from mercurial.hgweb import hgweb
application = hgweb(config.encode())

HgWeb Config

Path: /var/www/src.nth.io/hgweb.config

Note the actual Mercurial repo path at /var/hg/repos.

[paths]
/ = /var/hg/repos

[web]
deny_push = *
allow_archive = gz bz2 zip
encoding = UTF-8
style = gitweb

[extensions]
hgext.highlight =

Running

With this all set up, sudo systemctl start uwsgi and sudo systemctl start nginx. If something doesn't work, check the logs. Ensure the UWSGI user and group allows for read access to the repo directory.

Both the Nginx and uWSGI Ubuntu packages are set to actually have the configs at {sites|apps}-available and then symlinked to the respective {sites|apps}-enabled directories, as documented on their websites.

Theming

Check out the Mercurial docs for instructions on theming the website.

#Mercurial #SelfHosting #Nginx

 
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from @[email protected]

Gmail was founded on the premise of free email for users in exchange for Google reading user emails to show relevant ads. It seemed like a fair trade and a new way of paying for services. But over time, as business optimized the model for revenue, it started to get in the way of using those services.

What we watch — My Roku TV started showing popups and inviting us to watch the same show on the Roku when watching something on our Apple TV. This confirmed stories I have heard that TVs are becoming cheaper, less than parts and labor, because they are using embedding image recognition to monitor and sell data on what we are watching.

What we write — Following the fall of RSS, I've used Medium to host various blogs for years. It seemed like a good way to get an audience and see stats on readership. But over the course of those years, Medium started showing popups to readers to buy a Medium membership. Medium also started showing notices to me, as a writer, to publish my works behind a paywall.

What we say — More and more Twitter, my main social network, has started feeling like LinkedIn. A professional work network. It felt less like a community and more like a self indulgent place for people to flaunt their witticisms and sick burns. On top of this, the platform is increasingly struggling to balance moderation with overreaching censorship. To be fair, at their scale, a daunting and maybe impossible task.

Over time, these free services turned from users being the customer to the data brokers and advertisers being the customer. We're the product. But we can opt out.

Self hosting services isn't new and is, in fact, how the internet was built. Society moved to hosted services because self hosting makes it hard to discover people and content and to be discovered ourselves. Federation was, and is, the answer to the discoverability problem but now we have new federation technologies available to us.

With the success of Mastodon, federated social networks and services have achieved critical mass. Self hosting doesn't mean isolation anymore so opting out by leaving centralized networks is a newly refreshed viable choice.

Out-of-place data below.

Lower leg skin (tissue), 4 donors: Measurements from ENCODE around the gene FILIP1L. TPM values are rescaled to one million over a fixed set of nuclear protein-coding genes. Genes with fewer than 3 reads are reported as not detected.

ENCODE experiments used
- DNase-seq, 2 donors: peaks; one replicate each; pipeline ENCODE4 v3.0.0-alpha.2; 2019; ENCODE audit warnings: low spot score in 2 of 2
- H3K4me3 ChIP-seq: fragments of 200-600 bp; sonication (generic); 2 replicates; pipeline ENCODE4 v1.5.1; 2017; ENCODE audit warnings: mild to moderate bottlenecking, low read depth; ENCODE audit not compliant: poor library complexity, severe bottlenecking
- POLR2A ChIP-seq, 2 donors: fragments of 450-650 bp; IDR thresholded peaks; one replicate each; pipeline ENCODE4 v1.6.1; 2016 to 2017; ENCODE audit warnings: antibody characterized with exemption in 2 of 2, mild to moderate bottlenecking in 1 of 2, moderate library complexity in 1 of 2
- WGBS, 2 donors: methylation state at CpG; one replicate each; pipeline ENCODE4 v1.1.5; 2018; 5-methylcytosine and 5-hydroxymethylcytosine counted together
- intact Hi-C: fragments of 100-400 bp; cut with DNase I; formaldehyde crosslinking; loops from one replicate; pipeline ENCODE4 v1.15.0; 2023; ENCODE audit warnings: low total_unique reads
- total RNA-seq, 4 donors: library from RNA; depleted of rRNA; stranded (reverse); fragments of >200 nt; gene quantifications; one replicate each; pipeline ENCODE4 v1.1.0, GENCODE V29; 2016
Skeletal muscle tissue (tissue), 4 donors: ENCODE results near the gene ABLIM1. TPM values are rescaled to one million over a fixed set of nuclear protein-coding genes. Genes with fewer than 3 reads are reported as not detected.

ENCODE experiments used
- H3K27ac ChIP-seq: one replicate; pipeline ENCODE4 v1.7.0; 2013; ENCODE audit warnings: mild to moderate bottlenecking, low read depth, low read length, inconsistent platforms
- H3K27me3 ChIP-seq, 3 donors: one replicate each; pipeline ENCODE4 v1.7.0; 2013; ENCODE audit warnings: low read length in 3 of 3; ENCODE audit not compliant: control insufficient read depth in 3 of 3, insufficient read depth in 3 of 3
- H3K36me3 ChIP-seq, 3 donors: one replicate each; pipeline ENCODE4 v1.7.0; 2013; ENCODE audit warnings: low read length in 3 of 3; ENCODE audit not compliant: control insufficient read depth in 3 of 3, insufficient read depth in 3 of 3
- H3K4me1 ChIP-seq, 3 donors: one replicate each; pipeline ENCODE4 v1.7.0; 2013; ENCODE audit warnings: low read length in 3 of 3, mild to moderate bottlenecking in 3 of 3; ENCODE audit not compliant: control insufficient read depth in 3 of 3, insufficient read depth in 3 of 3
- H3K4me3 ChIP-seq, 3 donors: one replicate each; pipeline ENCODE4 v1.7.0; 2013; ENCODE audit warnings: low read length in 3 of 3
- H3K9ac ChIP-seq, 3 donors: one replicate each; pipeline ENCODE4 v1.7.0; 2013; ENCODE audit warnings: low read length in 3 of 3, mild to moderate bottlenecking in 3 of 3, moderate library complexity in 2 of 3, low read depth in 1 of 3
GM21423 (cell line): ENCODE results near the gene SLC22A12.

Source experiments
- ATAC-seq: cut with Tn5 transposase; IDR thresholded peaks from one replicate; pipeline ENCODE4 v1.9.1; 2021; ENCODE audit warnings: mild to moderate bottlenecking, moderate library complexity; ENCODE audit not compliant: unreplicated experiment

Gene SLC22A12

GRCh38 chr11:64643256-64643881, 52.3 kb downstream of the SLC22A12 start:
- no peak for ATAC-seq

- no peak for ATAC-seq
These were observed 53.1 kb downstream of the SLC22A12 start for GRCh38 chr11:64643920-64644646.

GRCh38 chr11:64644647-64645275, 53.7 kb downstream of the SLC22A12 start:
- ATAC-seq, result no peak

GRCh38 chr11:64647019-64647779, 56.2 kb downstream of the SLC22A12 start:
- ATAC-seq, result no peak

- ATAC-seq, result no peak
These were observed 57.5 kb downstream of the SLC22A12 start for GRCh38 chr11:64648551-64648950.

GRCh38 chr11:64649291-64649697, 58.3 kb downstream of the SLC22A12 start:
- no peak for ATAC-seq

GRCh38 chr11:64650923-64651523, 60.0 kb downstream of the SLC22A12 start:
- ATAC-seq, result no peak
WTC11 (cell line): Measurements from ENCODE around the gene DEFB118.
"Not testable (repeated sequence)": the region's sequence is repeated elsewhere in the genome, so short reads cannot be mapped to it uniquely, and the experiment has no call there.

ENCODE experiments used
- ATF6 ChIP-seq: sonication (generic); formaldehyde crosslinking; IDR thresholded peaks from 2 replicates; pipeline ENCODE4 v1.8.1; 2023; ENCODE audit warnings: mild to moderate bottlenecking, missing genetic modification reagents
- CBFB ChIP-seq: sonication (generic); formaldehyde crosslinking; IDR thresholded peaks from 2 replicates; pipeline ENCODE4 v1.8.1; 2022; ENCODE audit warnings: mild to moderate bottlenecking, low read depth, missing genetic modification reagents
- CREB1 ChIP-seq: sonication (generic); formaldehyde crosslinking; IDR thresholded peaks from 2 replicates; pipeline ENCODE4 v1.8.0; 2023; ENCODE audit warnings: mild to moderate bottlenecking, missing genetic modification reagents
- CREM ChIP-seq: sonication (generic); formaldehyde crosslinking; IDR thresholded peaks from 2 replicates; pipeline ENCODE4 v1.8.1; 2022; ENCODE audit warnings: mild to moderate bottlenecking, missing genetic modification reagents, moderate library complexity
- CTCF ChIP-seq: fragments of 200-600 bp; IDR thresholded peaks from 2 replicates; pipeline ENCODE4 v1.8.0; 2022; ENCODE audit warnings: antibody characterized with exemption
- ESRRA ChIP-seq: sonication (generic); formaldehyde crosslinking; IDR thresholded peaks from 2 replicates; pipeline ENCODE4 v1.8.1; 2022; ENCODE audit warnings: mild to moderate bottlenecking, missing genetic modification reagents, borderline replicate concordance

#SelfHosting #Fediverse

 
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from @[email protected]

There seem to be two schools of thought in the homelab community regarding whether Raspberry Pi clusters are worth it. Many are of the thought that four Raspberry Pis, clustered, with all the peripherals like hard drives, networking equipment, power supplies, etc. adds up to be more expensive than a single NUC or blade with way better specs. This seems reasonable and yet I still find myself drawn to the Pi cluster.

Why? Because of resource isolation and balance.

I have four Raspberry Pi 4 B (4gb) hosts running Ubuntu 64bit. I can have one dedicated to running a Bitcoin full node and know that any disk or CPU spike will not interrupt my web hosting on a separate host. I have dedicated and isolated units comprising CPU, RAM, NIC, and HDD resources. This, in some ways, is the opposite of running a true cluster with tools like Kubernetes. In a true cluster environment, the system is agnostic to where services are deployed on the bare metal, with some caveats.

Under normal loads, my Raspberry Pis are not maxing out any system resources except for network bandwidth at times. A perfect case for a CPU per NIC. It's also why I won't be adding an 8gb Pi 4 to my homelab any time soon.

Some other reasons people go with a Pi cluster, unverified by me, are lower power usage, substantially lower costs in some cases, and above all else, it's just fun.

#RaspberryPi #SelfHosting #Homelab #Linux

 
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from @[email protected]

TL;DR — I'd like a source code management system with Fediverse ActivityPub integration.

I've been looking for a self-hosted home for my Mercurial repositories. Systems like Heptapod, a Mercurial fork of GitLab, feel heavy for what will ultimately be a single-user, multi-project instance, hosted on a Raspberry Pi. Sr.ht has emerged as the top contender being simple for small deployments but able to scale up with it's Unix principles of small, composable pieces. It's not yet deployed due to a lack of ARM binaries for systems like Raspberry Pi.

Through my evaluation process, I had the idea of a federated source code management system allowing for ActivityPub publications and subscriptions of source code projects and users. I noticed some developers of open source projects like Bitcoin core posting merge updates on their Fediverse feeds. This informal process could be automated!

While I don't have the time to work on this myself, I've casually contemplated and discussed with some suggestions surfacing like CPub, a “general ActivityPub server built upon Semantic Web ideas”. Ideally, sr.ht would be extended in this direction.

Really, I'm putting the idea out there to see what others think and hopefully inspire someone to built something.

Edit: After posting, Steven Roose pointed out ForgeFed, a project aimed at exactly this purpose. Primarily focused on Git, but Mercurial shouldn't be too much of a departure. Either way, it doesn't currently look ready to deploy for Mercurial.

#ActivityPub #Fediverse #Mercurial #SelfHosting